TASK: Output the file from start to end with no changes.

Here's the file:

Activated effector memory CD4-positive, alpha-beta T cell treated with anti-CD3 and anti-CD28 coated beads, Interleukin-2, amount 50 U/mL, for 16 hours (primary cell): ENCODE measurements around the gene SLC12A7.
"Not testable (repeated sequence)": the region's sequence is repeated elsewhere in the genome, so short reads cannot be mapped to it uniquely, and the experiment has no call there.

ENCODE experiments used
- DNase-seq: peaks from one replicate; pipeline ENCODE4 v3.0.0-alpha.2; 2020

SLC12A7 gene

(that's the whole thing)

Activated effector memory CD4-positive, alpha-beta T cell treated with anti-CD3 and anti-CD28 coated beads, Interleukin-2, amount 50 U/mL, for 16 hours (primary cell): ENCODE measurements around the gene SLC12A7.
"Not testable (repeated sequence)": the region's sequence is repeated elsewhere in the genome, so short reads cannot be mapped to it uniquely, and the experiment has no call there.

ENCODE experiments used
- DNase-seq: peaks from one replicate; pipeline ENCODE4 v3.0.0-alpha.2; 2020

SLC12A7 gene